First Footage Showing WWII Japan Army Killing Sex Slaves

A WWII video showing the dead bodies of dozens of Korean sex slaves who had been raped and killed by Japanese troops was released for the first time yesterday.

The victims were killed by Japanese soldiers at a Chinese village in 1944, according to reports from Korean media.

These sex slaves – euphemistically referred to as ‘comfort women’ – had been brought to China by the Japanese army during the war to work at military brothels.

The release of the footage was significant at this time because the government of Japan attempts to bury the issue, an expert told MailOnline.

WWII Japanese sex slavery

A 19-second video which shows piles of naked dead bodies of Korean sex slaves brought to China by Japanese soldiers during WWII has been released for the first time in Seoul

WWII Japanese sex slavery

The Korean sex slaves were killed in group on the day Japan lost a battle in China in 1944

Mainstream historians say up to 200,000 women were forced to work in Japanese military brothels around Asia from 1932 until the end of World War II.

The sex slaves were mostly from Korea. But many were also from China and South-east Asian countries.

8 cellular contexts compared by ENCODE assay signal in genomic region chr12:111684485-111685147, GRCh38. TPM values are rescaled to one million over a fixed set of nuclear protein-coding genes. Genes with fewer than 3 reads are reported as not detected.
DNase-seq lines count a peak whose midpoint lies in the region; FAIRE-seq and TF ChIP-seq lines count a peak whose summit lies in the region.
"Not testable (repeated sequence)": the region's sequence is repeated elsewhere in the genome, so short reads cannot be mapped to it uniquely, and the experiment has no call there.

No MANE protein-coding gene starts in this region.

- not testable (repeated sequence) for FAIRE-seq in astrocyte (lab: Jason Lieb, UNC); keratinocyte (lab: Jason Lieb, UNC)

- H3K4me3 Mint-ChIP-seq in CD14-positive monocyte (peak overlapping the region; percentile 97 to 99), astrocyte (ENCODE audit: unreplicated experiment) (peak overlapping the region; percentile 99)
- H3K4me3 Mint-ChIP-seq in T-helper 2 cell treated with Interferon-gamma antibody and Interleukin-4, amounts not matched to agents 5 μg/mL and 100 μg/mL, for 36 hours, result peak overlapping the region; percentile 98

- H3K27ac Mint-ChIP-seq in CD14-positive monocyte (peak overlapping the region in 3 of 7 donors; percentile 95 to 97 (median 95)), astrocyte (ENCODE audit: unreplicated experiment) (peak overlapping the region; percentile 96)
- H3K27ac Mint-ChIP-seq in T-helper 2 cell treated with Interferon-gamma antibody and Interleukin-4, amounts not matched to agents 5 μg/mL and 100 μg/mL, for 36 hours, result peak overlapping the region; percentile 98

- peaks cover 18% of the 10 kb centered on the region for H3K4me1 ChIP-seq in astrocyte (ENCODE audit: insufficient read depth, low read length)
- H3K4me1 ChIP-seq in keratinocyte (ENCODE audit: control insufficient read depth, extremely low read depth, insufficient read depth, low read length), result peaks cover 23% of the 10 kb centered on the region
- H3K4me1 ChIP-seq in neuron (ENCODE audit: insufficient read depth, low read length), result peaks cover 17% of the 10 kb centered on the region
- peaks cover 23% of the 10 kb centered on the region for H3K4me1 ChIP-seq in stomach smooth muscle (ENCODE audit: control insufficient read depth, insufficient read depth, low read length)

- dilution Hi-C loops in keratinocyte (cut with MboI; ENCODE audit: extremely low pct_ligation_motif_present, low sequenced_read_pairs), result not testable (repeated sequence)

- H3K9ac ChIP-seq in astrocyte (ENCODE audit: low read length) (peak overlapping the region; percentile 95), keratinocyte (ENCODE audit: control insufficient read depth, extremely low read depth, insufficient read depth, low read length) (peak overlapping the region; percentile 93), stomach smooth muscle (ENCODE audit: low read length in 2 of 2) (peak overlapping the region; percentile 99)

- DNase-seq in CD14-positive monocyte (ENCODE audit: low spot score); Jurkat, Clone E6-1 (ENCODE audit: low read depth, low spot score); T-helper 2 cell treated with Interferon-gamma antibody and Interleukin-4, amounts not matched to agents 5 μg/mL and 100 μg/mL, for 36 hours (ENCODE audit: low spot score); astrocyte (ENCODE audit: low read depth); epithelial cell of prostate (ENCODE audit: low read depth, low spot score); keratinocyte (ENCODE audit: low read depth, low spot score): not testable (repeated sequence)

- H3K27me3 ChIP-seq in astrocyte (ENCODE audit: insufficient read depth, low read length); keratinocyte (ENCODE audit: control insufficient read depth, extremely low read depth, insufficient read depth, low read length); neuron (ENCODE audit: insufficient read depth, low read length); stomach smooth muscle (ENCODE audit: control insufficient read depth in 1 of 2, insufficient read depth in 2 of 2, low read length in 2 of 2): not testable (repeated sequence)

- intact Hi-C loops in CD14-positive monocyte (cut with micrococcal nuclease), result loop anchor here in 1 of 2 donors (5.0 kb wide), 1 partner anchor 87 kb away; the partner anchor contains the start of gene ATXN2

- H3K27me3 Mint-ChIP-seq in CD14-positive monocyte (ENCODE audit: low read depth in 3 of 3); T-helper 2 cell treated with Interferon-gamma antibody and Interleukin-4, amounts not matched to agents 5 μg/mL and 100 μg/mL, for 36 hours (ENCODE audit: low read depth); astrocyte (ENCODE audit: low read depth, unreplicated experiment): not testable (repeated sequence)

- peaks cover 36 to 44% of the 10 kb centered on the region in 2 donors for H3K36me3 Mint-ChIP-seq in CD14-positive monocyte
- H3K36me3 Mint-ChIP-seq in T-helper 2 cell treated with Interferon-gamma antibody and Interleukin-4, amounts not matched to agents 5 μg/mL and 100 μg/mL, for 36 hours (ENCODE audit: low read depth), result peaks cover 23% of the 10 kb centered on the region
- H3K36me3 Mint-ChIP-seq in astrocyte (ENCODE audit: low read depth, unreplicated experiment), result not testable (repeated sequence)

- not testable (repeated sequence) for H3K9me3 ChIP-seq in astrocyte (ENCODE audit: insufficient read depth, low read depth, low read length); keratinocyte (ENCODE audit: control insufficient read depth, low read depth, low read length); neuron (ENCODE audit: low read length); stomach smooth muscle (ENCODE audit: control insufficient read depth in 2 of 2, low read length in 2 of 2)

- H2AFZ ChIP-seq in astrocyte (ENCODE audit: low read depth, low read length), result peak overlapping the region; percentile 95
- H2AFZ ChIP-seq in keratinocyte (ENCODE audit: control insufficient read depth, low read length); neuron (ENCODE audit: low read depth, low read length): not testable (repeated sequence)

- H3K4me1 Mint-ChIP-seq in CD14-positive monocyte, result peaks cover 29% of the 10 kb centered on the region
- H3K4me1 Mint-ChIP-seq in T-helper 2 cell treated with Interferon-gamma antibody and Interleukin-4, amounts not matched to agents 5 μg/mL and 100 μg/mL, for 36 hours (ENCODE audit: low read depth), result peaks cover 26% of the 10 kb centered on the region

According to Korea Times, the never-before-seen footage was taken on September 15, 1944, in Tengchong, China’s Yunnan Province.

The Japanese army invaded the area in May 1944 and lost their battle against the American and Chinese armies on September 13.

Apparently, the sex slaves were killed by the Japanese on the last day of the battle.

The shocking footage was released during a conference on sex slavery organized by the city government of Seoul, the capital of South Korea.

WWII Japanese sex slavery

The Japanese army took women from Korea, China, and South-east Asia and forced them into being their sex slaves. The picture shows a young ethnic Chinese ‘comfort woman’ interviewed by an Allied officer in Burma in August 1945

In the 19-second clip, a soldier said to be Chinese, could be seen taking a sock off a naked corpse. In another part of the video, smoke appears to rise from a large pile of dead bodies.

The footage was discovered last year by a group of Korean scholars in American National Archives and Records Administration, reported Seoul-based Arirang News.

According to the same report, more than 70 Korean women were brought to Tengchong by the Japanese troops. Only 23 of them survived after the American and Chinese armies won the battle.

Kang Sung-hyun, a professor at Sungkonghoe University in Seoul, is quoted by Korea Herald as he commented on the significance of the footage.

‘This video shows the situation and reality Korean comfort women faced at the end of the war at a time when the Japanese government denies the killing of comfort women by Japanese troops.’

Park Won-soon, the Mayor of Seoul, is quoted saying: ‘We know all too well we shouldn’t repeat this tragic history and one part of remembering it is documenting it.’